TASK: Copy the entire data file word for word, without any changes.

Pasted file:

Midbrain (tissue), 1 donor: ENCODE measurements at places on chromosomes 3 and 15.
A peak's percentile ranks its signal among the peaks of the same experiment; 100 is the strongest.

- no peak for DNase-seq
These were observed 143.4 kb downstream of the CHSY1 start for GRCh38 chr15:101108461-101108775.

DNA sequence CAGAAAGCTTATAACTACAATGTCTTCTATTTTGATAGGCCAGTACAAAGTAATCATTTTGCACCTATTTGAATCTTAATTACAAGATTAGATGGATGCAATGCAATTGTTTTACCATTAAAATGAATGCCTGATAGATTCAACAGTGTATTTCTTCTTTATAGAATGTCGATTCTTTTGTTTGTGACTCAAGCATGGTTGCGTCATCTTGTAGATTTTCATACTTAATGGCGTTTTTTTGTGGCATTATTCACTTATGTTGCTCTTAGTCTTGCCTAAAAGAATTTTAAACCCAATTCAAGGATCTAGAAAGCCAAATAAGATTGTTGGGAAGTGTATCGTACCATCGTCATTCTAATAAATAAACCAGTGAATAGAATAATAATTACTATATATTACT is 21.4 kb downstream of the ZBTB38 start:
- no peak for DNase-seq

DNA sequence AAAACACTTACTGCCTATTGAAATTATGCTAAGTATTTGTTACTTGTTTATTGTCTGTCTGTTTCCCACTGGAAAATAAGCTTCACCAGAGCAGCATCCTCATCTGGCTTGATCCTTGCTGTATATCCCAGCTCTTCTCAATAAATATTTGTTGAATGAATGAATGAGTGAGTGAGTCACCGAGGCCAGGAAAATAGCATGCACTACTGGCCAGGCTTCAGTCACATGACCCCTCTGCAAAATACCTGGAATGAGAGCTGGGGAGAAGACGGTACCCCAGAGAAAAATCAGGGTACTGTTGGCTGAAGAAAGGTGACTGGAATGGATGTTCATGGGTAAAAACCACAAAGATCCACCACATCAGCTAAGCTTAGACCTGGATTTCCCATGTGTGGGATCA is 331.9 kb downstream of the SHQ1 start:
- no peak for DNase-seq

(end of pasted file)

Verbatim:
Midbrain (tissue), 1 donor: ENCODE measurements at places on chromosomes 3 and 15.
A peak's percentile ranks its signal among the peaks of the same experiment; 100 is the strongest.

- no peak for DNase-seq
These were observed 143.4 kb downstream of the CHSY1 start for GRCh38 chr15:101108461-101108775.

DNA sequence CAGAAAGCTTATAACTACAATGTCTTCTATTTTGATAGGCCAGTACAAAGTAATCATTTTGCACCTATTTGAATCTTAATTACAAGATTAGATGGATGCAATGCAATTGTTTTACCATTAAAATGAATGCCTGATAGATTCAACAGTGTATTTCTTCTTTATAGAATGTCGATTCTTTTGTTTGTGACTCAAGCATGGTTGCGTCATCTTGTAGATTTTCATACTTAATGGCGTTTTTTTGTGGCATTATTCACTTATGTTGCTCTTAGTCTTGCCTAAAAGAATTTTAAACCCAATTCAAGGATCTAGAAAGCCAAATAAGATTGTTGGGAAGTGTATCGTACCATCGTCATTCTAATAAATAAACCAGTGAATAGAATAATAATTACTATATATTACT is 21.4 kb downstream of the ZBTB38 start:
- no peak for DNase-seq

DNA sequence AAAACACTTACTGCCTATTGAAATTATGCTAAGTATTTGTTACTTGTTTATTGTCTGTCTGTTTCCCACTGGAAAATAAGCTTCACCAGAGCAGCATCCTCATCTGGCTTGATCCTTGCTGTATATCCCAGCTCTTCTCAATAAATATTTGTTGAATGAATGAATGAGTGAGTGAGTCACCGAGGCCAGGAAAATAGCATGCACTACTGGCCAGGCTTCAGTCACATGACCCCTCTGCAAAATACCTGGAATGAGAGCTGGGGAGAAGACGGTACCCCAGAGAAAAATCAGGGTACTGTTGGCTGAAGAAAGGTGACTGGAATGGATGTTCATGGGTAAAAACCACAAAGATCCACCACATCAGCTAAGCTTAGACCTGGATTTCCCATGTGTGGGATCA is 331.9 kb downstream of the SHQ1 start:
- no peak for DNase-seq